Austria's prohibition on full-face coverings - commonly called the "burqa ban" - went into effect Sunday.
The government says the new law helps uphold Austrian values and promotes integration, despite the fact that such veils are rarely seen in public.
Women are now banned from hiding their face in public - this includes wearing the burqa, which veils the entire face, and the niqab, which reveals only the eyes.
Those who are stopped by police and refuse to take off their veils face a penalty of 150 euros ($176).
The new rule is part of the "integration package" of policies that conservative Foreign and Integration Minister Sebastian Kurz initiated amid his drive to win the Oct. 15 parliamentary elections.
Kurz's People Party has for months led in voter surveys. The 31-year-old is therefore primed to become chancellor. His election platform is strongly focused on curbing immigration and anti-Islam rhetoric.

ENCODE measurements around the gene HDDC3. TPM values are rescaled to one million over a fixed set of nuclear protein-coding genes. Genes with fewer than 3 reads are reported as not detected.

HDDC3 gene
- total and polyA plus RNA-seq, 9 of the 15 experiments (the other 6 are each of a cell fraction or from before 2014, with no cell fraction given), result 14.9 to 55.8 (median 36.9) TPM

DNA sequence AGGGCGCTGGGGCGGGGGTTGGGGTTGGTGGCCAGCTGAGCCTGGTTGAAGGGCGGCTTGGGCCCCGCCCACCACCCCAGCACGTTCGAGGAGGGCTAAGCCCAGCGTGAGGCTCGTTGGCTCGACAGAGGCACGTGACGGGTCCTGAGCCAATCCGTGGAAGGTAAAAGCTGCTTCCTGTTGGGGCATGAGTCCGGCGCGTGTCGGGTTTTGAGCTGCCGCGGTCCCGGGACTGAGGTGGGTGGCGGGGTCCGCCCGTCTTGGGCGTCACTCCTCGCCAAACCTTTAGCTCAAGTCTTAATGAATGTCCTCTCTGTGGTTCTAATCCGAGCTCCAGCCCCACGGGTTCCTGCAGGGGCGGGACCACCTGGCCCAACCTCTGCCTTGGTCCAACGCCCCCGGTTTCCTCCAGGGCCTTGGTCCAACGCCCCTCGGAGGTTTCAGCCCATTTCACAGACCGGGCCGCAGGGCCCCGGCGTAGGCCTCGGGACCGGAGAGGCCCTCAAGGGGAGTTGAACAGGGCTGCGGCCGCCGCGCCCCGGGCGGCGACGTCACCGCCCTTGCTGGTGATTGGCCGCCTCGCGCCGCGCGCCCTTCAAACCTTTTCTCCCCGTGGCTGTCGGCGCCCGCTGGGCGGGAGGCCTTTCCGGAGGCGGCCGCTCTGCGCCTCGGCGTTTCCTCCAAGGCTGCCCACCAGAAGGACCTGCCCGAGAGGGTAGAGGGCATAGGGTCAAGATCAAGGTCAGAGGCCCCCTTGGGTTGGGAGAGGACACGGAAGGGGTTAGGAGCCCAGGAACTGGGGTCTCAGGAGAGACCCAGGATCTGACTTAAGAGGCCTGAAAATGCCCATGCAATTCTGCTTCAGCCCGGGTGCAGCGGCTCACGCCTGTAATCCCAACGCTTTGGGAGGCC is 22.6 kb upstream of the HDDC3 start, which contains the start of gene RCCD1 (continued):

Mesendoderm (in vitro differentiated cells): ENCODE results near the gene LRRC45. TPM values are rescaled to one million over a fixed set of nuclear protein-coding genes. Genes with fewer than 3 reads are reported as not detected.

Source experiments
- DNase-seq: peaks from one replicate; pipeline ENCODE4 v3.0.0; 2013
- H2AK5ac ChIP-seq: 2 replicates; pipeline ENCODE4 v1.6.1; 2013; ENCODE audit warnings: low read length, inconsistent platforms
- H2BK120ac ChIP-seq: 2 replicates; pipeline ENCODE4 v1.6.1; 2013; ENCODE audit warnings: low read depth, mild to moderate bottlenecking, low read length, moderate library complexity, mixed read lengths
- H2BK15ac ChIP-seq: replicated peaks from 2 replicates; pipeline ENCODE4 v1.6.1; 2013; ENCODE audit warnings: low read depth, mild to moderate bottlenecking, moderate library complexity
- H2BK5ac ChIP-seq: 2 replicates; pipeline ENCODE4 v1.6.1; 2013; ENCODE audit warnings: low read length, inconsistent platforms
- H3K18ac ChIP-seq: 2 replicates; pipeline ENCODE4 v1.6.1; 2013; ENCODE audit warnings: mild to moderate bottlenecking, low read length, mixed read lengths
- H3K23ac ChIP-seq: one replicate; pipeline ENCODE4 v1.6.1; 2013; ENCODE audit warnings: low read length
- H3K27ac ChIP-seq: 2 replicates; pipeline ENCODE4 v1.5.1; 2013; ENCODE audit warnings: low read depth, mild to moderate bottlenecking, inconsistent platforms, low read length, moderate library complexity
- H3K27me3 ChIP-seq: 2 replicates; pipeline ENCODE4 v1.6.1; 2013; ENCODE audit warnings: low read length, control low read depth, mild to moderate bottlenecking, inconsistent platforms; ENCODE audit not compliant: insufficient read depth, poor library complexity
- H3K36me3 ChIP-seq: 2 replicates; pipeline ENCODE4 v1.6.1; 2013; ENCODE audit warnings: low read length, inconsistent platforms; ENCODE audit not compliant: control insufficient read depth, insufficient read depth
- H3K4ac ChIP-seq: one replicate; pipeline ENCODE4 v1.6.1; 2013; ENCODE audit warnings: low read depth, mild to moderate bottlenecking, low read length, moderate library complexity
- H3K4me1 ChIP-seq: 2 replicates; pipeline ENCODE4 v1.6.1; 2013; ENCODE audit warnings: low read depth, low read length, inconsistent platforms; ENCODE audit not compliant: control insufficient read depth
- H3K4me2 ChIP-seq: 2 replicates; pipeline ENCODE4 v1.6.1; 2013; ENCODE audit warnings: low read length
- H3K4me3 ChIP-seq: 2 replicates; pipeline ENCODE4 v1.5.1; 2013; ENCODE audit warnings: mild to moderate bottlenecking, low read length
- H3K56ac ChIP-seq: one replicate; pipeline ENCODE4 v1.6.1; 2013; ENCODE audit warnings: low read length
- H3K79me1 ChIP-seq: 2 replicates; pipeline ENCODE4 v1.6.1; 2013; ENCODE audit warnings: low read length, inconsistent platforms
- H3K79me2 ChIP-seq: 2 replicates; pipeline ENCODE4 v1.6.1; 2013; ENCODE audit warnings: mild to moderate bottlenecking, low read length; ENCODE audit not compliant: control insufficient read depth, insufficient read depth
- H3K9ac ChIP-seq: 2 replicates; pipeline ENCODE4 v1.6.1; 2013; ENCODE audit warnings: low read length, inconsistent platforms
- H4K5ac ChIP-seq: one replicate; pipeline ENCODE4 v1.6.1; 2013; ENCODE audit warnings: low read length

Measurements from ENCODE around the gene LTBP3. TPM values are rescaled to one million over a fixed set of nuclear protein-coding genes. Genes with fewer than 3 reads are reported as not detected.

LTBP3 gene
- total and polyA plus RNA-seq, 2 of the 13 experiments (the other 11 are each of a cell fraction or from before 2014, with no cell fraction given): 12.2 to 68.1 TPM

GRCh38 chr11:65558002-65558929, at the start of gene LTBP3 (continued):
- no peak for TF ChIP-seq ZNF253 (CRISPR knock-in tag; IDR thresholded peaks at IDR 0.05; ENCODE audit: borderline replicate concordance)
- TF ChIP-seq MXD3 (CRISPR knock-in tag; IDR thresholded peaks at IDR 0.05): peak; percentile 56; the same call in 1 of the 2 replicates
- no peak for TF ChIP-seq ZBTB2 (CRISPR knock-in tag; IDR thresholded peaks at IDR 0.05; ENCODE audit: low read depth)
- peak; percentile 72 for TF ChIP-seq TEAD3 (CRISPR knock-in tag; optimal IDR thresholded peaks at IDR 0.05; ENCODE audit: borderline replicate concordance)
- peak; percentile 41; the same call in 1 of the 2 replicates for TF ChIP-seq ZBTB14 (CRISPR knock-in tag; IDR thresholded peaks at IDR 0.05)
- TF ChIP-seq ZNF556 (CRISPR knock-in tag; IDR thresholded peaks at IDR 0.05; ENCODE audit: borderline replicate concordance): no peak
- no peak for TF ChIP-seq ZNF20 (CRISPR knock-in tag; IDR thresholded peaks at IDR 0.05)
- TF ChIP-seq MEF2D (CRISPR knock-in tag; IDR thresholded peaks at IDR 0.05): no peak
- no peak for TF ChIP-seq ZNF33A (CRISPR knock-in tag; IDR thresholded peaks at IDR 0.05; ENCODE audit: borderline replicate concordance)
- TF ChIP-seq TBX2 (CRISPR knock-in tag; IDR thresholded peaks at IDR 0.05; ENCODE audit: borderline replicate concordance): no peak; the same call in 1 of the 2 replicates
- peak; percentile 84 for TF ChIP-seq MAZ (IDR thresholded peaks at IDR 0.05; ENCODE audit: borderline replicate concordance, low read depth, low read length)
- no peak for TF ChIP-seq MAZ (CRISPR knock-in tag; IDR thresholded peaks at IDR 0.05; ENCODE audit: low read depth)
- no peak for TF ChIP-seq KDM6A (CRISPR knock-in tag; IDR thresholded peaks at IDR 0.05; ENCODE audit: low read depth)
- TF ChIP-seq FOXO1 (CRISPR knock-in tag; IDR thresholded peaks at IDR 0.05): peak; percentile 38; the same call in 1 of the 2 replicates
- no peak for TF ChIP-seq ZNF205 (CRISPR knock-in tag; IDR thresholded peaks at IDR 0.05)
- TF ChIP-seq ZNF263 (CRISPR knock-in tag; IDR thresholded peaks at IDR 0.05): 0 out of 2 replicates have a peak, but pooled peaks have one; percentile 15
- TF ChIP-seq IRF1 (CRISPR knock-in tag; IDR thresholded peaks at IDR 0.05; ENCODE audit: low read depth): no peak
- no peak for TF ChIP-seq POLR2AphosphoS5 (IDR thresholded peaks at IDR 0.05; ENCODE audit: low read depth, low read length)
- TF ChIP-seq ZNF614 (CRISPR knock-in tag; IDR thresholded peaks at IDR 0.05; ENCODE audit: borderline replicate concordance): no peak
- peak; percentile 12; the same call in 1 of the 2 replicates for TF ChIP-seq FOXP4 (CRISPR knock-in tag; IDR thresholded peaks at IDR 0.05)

In 2011, France became the first European country to prohibit face veils in public. Belgium, Bulgaria and Switzerland's Ticino region have followed suit, while the Netherlands has banned veils in public buildings.
In April this year, Germany's parliament opted for a limited ban, which applies only to public officials and soldiers on duty.
The European Court of Human Rights in July confirmed that such prohibitions are legal, backing the view that people need to see each other's faces to build normal relationships and to live in a democratic society.